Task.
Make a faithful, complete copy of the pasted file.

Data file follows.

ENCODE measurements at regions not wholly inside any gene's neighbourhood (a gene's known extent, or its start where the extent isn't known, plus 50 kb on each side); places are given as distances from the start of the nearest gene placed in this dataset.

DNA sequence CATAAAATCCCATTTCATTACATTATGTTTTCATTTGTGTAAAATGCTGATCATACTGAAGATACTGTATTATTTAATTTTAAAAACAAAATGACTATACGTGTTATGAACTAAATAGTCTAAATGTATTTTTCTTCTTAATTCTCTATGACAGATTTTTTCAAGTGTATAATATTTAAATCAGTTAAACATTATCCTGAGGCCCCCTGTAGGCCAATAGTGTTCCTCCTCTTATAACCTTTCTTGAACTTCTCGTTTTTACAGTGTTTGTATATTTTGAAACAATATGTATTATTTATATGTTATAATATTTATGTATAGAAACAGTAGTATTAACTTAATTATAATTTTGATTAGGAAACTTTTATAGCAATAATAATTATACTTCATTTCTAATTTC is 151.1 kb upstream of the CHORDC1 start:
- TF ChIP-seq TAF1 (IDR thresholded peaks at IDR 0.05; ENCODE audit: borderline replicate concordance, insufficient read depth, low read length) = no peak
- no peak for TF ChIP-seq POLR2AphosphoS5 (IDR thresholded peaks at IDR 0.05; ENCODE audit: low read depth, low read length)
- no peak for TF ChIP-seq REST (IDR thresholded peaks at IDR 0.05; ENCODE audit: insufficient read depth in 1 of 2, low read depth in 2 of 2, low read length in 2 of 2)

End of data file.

ENCODE measurements at regions not wholly inside any gene's neighbourhood (a gene's known extent, or its start where the extent isn't known, plus 50 kb on each side); places are given as distances from the start of the nearest gene placed in this dataset.

DNA sequence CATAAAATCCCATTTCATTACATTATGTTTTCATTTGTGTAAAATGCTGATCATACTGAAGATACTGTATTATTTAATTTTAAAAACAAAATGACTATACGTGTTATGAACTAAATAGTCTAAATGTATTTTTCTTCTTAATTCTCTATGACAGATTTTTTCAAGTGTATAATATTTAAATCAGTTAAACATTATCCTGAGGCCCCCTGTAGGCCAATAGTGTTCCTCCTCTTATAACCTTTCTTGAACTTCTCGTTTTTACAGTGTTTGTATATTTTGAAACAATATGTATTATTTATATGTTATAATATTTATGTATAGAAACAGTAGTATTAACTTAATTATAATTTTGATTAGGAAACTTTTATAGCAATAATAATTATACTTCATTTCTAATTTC is 151.1 kb upstream of the CHORDC1 start:
- TF ChIP-seq TAF1 (IDR thresholded peaks at IDR 0.05; ENCODE audit: borderline replicate concordance, insufficient read depth, low read length) = no peak
- no peak for TF ChIP-seq POLR2AphosphoS5 (IDR thresholded peaks at IDR 0.05; ENCODE audit: low read depth, low read length)
- no peak for TF ChIP-seq REST (IDR thresholded peaks at IDR 0.05; ENCODE audit: insufficient read depth in 1 of 2, low read depth in 2 of 2, low read length in 2 of 2)